Urls! Urls! Urls!

The Internet's Burgeoning Sex Industry Helped Spur Passage of Controversial Decency Law

March 17, 1997|MICHELLE V. RAFTER | SPECIAL TO THE TIMES; Michelle V. Rafter is a contributor to The Cutting Edge. Reach her at

In many ways, Seth Warshavsky is a typical Internet publisher.

He's spent hundreds of thousands of dollars on a Web site, and even more on computer servers and high-speed phone lines to make it easy for people to log on. He subscribes to a Web audit service and pays bounties to other sites that send customers his way.

Even Warshavsky's age--23--isn't remarkable in an industry teeming with whiz kids.

But Warshavsky is anything but average. Whereas most Web publishers are still running in the red, Warshavsky claims his company, Seattle-based Internet Entertainment Group, is making a killing, registering solid profit on revenue that could top $20 million this year.

The product Warshavsky sells isn't run-of-the-mill, either. It's sex.

Internet Entertainment Group operates one of the larger sex businesses on the Internet, running at least a dozen Web sites with names like Club Love, Girls Girls Girls and Sex Fantasy that sell subscriptions, digital photos, adult videos and other merchandise. IEG is best known as one of the country's biggest proprietors of video phone sex, a kind of virtual strip show where customers pay up to $10 a minute to talk to a stripper over their computer and watch a live video feed as she or he performs.

Warshavsky is just one of a legion of porn entrepreneurs who've flocked to the Web in the last two years, creating a burgeoning online industry in the process. Today there are hundreds, if not thousands, of Web sites selling video phone sex, live chats, video feeds from strip clubs, digital images, online magazines, fan newsletters and paraphernalia.

The rapid development of this industry was a big factor in Congress' passage last year of the Communications Decency Act, which aims to sharply restrict the dissemination of "indecent" material over the Internet. The U.S. Supreme Court on Wednesday will hear arguments in the widely watched legal challenge to the new law, which, critics say, amounts to an unconstitutional restriction on free speech.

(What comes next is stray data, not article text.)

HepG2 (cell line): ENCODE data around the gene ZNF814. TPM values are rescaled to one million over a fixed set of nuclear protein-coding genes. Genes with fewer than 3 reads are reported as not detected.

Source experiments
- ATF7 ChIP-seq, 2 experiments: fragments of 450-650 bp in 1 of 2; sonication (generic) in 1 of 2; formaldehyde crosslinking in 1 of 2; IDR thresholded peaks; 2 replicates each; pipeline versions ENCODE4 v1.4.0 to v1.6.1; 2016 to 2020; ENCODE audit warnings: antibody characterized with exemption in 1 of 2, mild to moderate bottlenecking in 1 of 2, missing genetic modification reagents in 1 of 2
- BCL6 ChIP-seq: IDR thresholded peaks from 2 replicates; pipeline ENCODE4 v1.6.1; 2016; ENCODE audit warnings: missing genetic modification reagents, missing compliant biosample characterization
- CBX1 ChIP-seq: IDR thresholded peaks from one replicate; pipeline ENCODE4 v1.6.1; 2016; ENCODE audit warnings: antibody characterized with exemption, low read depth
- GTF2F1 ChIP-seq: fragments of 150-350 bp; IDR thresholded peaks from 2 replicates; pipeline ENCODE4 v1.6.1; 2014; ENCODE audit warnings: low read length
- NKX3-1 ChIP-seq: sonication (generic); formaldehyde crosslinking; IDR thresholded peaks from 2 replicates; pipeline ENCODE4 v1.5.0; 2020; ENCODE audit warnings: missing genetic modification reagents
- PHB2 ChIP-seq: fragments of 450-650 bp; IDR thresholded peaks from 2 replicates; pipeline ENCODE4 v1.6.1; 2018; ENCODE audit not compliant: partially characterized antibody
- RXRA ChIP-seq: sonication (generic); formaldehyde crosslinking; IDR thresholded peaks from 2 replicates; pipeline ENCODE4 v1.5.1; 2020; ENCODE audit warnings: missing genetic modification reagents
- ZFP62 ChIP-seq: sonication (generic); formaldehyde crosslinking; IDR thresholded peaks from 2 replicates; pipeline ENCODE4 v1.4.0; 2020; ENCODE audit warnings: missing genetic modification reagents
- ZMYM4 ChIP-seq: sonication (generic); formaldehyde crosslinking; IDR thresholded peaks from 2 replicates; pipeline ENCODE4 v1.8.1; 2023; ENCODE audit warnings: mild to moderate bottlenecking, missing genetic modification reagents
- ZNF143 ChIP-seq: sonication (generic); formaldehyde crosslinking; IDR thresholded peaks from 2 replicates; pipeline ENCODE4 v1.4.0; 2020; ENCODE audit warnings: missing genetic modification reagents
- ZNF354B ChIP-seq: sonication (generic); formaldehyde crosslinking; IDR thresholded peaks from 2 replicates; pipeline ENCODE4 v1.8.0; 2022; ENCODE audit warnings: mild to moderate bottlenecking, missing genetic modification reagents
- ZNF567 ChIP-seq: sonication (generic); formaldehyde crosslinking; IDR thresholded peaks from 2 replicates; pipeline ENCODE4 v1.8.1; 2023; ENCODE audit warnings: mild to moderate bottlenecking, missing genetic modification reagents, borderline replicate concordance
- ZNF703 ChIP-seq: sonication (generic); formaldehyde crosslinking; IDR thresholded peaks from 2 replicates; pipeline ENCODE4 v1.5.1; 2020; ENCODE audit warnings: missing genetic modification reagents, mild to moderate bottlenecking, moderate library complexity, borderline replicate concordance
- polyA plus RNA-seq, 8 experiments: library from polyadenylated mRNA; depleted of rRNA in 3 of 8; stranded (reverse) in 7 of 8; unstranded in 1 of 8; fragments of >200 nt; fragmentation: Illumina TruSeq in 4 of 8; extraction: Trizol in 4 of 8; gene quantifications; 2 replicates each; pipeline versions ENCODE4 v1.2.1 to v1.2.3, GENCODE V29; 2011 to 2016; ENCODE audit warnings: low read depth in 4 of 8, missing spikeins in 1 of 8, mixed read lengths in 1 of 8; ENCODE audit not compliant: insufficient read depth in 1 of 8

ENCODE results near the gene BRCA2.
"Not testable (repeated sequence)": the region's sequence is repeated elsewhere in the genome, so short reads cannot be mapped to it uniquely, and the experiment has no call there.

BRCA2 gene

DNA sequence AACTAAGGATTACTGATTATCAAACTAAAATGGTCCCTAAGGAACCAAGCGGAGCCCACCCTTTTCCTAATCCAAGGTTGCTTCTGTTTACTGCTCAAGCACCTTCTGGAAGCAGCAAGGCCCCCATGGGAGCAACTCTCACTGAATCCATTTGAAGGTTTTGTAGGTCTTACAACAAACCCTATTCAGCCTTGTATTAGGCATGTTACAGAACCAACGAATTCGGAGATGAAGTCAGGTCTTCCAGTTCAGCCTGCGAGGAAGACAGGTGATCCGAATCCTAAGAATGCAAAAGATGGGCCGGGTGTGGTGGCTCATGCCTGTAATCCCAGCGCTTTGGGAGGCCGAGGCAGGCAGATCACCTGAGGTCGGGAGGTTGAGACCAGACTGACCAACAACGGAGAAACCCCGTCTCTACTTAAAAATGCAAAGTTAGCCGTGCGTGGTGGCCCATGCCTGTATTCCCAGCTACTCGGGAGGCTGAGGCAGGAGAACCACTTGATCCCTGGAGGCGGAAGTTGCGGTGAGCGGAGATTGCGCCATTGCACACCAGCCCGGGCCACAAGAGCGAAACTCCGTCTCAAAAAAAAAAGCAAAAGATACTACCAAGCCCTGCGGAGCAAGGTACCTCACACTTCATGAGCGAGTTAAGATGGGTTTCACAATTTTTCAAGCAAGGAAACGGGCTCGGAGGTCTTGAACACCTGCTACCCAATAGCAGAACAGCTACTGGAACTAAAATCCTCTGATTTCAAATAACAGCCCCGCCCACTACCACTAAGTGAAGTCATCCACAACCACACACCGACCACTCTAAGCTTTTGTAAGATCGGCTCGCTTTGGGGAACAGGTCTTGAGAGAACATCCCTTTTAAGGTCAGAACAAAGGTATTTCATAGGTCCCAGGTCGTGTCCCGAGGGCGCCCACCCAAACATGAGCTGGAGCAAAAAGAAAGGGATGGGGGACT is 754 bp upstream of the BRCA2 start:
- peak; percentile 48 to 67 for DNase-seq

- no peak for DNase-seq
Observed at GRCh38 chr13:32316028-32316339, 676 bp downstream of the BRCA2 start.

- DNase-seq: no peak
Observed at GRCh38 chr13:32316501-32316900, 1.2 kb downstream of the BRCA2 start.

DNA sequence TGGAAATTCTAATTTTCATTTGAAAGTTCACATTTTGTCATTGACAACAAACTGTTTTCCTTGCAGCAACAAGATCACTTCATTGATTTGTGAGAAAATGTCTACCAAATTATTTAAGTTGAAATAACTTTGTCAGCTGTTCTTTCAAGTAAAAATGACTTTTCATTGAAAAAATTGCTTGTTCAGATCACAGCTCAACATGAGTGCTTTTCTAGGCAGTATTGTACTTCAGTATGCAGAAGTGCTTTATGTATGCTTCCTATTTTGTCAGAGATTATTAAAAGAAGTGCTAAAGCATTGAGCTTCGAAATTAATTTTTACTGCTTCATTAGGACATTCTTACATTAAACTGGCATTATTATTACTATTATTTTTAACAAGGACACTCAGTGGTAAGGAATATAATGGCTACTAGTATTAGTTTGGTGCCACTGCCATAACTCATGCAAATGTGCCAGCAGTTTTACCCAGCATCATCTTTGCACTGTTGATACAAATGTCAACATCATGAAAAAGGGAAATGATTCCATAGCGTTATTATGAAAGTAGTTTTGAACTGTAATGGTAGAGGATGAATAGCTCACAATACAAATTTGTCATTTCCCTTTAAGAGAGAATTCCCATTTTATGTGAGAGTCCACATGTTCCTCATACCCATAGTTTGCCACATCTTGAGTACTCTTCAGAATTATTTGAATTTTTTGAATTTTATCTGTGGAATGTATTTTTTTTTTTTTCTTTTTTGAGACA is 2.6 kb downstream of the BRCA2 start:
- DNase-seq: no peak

Whereas supporters of the act say it is necessary to keep pornography out of the hands of children, online sex entrepreneurs say they are interested in adult, paying customers--typically men 18 to 50 who are taking to online porn for the same reasons they first turned to adult videotapes and CD-ROMs: privacy and the chance to try something new.

"The issue of privacy is huge," said Alison Grippo, author of the just-published book "NetLove" (Wolff New Media).

"The online sex industry's promise is you don't have to be Pee-wee Herman . . . and we're in the age of AIDS. The Web sites are amazing safe sex," Grippo said.

Though major magazines such as Playboy, Penthouse and Hustler have a solid online presence, most adult Web sites are run by small businesses, the proverbial Internet start-ups operating out of a spare bedroom or garage. Many are offshoots of companies with ties to traditional sex businesses, including producers of adult videos, phone sex operators, strip club owners, escort services and women and men who've worked as porn stars or strippers.


Not surprisingly, many adult Web sites are based in Southern California, long the heart of the U.S. porn business, though others hail from cities such as Seattle, Las Vegas and Chicago.

Online sex has been around since the infancy of computer bulletin boards in the early 1980s, when enterprising individuals discovered people would pay to download dirty pictures and exchange bawdy talk on electronic message boards.

With the emergence of the Internet, online porn shifted to Usenet newsgroups, which didn't charge people for swapping comments and exchanging files. Porn proliferated, giving rise to hundreds of newsgroups offering sexually explicit binary files and other erotica.

A now-infamous Time magazine cover story from July 1995 reported that researchers at Carnegie Mellon University in Pittsburgh found that an inordinately high percentage of all images downloaded from newsgroups and bulletin boards were obscene. Although the article and the methodology used by researcher Martin Rimm were subsequently discredited, the incident fed into the emerging debate over Net porn.


Despite the controversy, the attractions of the Internet sex business are obvious: It's easy to get into, it's a proven market, and it's only going to grow as technology improves and more people get online. Overhead is minimal--mainly computer gear, programming and phone lines. Companies that offer video phone sex also pay for videoconferencing equipment, performers and office space, or contract with a service bureau such as IEG.

The payback can be phenomenal. Adult Web sites such as Cyber Erotica, IEG's Club Love, Virtual Dreams and Pleasuregirls claim to attract thousands of visitors a day, a portion of whom become paid subscribers and spend hundreds of dollars a month on video phone sex and other goods and services.

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